Developers often talk about this issue. How do I convince someone that my game is a game they should play? What makes it different or unique from all of the rest? Is it cheap enough to get more players but expensive enough that they take its contents seriously?
Those are good questions, but I have no answers for them yet. Very general "marketing" style sells feel very tacked on (though it is a necessary part). What I propose is that the concept of "earning your players' time" comes from asking these questions MUCH earlier on in the process: the making of the game itself.
I get nervous when I rely too much on my "gut feel" style of development because it may not encourage you to improve the game's Time-to-Sublime ratio. One of the best strategies to accomplishing this is putting your game in front of living, breathing people. Thinking about that ticking clock that is the player's engagement should be a high priority, especially after they've committed to your ideas by downloading and/or purchasing your game!
One of the most common ways developers approach the introduction is by explaining their game's core as clear and concisely as possible within the first five minutes, i.e, a Tutorial. This is the most concrete example of respecting the player's time; if they can't understand how to play it without knowing anything about it beforehand, how can you expect them to invest more time in something that makes no sense? The key is keeping the learning intuitive and subtle. Inversely, your introduction should allow the player to learn the nuance of the mechanics as they use them!
More than just a "feature on the back of the box," you had better have a surprising element where the player is completely struck. This isn't just a twist — twists are predictable and temporary — the Jaw-Dropper is the guy that people are probably going to tell others about when describing the game; more often than not, this element is the beauty or extremely life-like-ness-y of your graphics/world. In the average non-AAA games, this can also be referred to as the "gimmick." (and I'm not pooping on use of an un-done thing, more like emphasizing why this would earn more player time) For the most part, games are really good at doing this one. However, if the Jaw-Dropper is used poorly or too maliciously, it will more likely hurt your game's budget of player time than help (e.g, Micro-transactions, Waggle-Stick Controls, Quick-time-events).
This is the grand-daddy player-time-earner; even though you can't apply a plethora of variety early on without overwhelming them, you are going to keep a player interested by introducing micro-sized differences in the strategy of the game. Re-examine a property of a mechanic the player already knows; chances are, you haven't utilized the full potential of the element, and you can use this to earn some more engagement. The true art of this time-earner is knowing when and how often you should apply it.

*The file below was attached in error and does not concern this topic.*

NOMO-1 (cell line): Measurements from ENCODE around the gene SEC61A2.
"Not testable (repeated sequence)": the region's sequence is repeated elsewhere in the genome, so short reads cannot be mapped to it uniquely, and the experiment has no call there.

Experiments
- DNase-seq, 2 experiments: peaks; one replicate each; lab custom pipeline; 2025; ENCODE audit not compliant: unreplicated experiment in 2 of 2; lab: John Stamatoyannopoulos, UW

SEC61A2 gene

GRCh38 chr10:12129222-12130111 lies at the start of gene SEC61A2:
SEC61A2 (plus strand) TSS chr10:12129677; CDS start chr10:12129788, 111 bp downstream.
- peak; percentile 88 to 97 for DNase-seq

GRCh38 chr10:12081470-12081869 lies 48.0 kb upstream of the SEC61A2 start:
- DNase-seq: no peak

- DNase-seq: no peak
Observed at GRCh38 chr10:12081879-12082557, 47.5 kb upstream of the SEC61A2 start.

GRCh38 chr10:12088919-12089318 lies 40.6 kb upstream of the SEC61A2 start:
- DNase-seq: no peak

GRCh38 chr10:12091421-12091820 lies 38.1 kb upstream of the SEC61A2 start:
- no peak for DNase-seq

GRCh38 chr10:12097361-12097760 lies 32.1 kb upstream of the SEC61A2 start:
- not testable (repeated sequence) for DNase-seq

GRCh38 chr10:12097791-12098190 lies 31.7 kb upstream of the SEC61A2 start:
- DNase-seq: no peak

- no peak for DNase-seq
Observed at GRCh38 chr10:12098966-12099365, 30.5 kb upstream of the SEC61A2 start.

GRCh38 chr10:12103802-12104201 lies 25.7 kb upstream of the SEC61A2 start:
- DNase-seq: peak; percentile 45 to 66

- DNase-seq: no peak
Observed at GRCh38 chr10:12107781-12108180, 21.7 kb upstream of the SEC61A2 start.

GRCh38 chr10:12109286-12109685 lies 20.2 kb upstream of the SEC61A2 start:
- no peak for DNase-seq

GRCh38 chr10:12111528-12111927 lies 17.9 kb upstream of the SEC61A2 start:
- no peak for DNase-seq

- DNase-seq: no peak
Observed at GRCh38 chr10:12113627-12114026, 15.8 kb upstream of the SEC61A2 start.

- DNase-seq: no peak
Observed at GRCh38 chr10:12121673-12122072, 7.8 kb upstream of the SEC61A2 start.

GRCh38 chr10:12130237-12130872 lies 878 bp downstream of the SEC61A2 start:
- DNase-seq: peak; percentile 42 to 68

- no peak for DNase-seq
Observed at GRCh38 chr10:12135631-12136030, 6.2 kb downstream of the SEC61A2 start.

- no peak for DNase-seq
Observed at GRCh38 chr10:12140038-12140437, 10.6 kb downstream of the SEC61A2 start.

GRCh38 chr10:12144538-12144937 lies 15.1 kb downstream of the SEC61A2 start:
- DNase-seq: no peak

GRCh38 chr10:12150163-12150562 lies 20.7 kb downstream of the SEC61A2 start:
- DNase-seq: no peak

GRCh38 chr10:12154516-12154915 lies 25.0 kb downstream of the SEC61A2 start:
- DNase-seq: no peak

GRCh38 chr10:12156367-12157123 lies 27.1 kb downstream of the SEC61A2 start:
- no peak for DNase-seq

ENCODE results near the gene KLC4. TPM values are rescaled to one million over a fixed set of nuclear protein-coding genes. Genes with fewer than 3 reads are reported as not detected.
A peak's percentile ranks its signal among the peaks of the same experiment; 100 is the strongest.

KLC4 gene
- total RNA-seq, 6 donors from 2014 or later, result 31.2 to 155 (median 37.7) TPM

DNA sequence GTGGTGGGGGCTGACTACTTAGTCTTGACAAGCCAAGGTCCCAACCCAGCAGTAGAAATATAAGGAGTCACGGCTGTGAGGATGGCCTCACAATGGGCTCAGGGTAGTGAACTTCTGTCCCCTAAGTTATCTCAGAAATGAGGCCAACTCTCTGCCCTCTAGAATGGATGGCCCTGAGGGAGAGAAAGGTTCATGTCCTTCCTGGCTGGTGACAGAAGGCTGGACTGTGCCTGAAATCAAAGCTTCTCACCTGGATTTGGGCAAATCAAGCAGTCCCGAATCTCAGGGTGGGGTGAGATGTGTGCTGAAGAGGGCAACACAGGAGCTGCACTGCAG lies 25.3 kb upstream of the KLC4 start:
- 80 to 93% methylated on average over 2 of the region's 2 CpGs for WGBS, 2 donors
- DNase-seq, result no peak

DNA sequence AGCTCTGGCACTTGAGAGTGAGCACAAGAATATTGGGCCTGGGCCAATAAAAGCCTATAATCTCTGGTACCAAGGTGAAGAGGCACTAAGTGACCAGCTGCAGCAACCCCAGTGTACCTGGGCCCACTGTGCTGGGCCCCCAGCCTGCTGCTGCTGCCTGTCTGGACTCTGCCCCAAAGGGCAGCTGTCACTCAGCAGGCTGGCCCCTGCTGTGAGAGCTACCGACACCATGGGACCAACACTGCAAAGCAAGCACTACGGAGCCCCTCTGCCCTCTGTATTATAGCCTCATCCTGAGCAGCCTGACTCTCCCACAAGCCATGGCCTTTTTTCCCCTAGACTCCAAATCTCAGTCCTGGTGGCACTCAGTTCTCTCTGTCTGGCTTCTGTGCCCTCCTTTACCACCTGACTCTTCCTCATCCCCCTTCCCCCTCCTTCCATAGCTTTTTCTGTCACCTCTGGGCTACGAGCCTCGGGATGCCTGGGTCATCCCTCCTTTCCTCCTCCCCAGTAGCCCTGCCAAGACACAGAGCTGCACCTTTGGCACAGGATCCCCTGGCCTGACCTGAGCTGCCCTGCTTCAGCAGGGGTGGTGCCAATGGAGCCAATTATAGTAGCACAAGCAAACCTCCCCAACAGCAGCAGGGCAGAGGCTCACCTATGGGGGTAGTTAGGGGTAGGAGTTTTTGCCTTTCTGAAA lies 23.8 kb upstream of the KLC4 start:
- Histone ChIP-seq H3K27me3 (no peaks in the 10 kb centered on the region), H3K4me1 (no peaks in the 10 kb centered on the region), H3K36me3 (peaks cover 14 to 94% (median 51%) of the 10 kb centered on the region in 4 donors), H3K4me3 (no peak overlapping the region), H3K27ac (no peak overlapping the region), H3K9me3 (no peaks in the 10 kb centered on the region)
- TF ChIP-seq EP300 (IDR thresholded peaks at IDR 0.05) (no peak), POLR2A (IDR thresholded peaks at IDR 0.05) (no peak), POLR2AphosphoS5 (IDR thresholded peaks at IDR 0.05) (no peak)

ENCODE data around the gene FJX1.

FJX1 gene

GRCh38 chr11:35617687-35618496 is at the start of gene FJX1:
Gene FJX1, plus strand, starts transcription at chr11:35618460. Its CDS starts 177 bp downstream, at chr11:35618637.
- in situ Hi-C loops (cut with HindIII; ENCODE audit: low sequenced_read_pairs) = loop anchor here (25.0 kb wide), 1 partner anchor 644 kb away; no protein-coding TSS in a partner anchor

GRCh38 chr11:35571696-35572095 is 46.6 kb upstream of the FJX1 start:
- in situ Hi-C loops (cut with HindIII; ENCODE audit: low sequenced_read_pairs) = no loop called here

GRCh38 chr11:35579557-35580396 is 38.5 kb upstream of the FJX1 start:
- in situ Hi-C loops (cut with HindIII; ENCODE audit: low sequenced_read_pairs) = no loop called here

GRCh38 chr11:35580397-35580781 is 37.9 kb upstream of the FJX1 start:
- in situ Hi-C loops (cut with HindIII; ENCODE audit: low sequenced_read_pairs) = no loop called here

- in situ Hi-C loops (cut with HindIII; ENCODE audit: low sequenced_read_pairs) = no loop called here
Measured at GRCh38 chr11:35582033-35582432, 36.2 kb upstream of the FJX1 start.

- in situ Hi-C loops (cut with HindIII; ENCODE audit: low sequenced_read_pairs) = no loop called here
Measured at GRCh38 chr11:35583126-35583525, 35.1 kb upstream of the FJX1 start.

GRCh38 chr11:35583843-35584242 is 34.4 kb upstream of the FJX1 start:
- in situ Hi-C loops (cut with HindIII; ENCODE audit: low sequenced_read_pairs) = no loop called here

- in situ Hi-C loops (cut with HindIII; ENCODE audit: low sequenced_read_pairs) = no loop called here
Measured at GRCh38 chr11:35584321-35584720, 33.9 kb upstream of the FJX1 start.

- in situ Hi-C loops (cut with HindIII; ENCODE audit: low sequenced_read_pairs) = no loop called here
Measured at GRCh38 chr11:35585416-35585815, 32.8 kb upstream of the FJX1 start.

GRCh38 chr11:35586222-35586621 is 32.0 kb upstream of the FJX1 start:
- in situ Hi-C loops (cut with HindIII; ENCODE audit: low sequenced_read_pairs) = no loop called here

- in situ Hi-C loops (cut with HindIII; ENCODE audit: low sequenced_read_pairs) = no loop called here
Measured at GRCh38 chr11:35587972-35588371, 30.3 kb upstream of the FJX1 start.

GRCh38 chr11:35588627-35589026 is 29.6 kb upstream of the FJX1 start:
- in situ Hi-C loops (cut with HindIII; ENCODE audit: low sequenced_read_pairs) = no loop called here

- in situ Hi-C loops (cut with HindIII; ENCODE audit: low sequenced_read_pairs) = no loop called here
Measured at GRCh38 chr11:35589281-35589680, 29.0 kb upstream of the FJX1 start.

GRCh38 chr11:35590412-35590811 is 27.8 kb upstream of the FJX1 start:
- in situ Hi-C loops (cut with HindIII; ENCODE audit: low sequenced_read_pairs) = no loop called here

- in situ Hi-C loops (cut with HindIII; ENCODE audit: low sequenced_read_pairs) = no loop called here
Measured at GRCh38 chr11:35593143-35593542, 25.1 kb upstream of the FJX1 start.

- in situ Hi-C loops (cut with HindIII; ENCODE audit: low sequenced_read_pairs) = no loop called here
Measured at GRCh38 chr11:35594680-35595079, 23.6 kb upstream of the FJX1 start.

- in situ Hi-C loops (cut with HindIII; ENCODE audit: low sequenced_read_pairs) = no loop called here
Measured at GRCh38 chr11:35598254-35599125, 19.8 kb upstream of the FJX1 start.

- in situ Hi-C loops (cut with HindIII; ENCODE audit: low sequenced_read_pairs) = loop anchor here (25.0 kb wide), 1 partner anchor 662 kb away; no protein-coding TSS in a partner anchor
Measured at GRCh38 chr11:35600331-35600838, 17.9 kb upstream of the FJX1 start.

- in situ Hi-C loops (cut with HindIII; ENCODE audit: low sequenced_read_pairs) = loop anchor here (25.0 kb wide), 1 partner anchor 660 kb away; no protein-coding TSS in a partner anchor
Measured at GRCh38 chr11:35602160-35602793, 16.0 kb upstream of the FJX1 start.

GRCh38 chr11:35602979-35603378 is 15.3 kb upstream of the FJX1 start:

Sometimes, people are looking for something familiar to fall back on. Constant amounts of change within your world or having such a foreign world as to alienate your player means they will feel disconnected from the learning process of your game. This is especially true for players who have never played a game that plays like yours. Great Art usually demonstrates a knowledge of the norm before it takes those references and defies them. It can feel a bit sickening cater to "convention," but you need to keep in mind that gaming-literacy plays a big part in how a player approaches a new game.
When meeting The Tantalizer, you'll realize that she's derivative of The Varietor; she will make her presence known early on, but won't allow the player immediate access. This thing will occupy the player's mind until they finally understand what it is or how to retrieve it. This is often a weapon or upgrade that the player wishes they had, but you can also use plot and mystery in narrative to earn a small but fanatic sect of the time-to-earns. Using the Tantalizer can let your players drool at the chance to learn, but beware; the payoff MUST match the effort.
Now To Conclude
One problem with this idea is that each type of "time-earner" can be more or less important to you depending on your player's taste in games, so the only way to make it appealing to the largest amount of people is by doing all of these time-earners relatively well. Usually, developers will sacrifice Theme, Narrative, and Innovation by making their game "universally appealing" instead of approaching with the time-earning lense.
I'm still learning better ways to earn your time... I deeply respect your investment, and it is wholy wrong to abuse it. In my experience, if you "punish" the player for their time, the prevailing feeling they leave with is that their work was "for nothing."
There's a number of games that suck at these time-earners (let's face it, AAA are lousy at this, thus unfair to include them :P), so I'm going to list some indie ones:
Dwarf Fortress (Introductor) — press Esc to Quit was all I understood
Aquaria (Jaw-Dropper) — why am I playing again? snore
Super Meat Boy (Varietor) — any difference from "World 3" through "World When I Quit?"
Binding of Isaac (Butterman) — lack of consistency, reliance on randomness
Fez (Tantilizer) — low payoff for the effort of mystery
But being an ass is easy; here are some indie games I think are REALLY good at each:
PLEASE understand that this is also a matter of my taste in games, and that it's uncommon (though exists) that "one" time-earner will ruin a game.